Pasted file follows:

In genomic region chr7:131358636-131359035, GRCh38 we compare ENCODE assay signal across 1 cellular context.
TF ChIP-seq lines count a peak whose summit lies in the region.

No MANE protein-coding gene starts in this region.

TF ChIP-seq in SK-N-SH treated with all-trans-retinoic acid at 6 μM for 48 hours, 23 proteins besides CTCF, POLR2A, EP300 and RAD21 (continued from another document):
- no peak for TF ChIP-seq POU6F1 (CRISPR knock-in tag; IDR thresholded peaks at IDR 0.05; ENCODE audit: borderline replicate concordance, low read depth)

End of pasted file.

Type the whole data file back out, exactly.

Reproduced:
In genomic region chr7:131358636-131359035, GRCh38 we compare ENCODE assay signal across 1 cellular context.
TF ChIP-seq lines count a peak whose summit lies in the region.

No MANE protein-coding gene starts in this region.

TF ChIP-seq in SK-N-SH treated with all-trans-retinoic acid at 6 μM for 48 hours, 23 proteins besides CTCF, POLR2A, EP300 and RAD21 (continued from another document):
- no peak for TF ChIP-seq POU6F1 (CRISPR knock-in tag; IDR thresholded peaks at IDR 0.05; ENCODE audit: borderline replicate concordance, low read depth)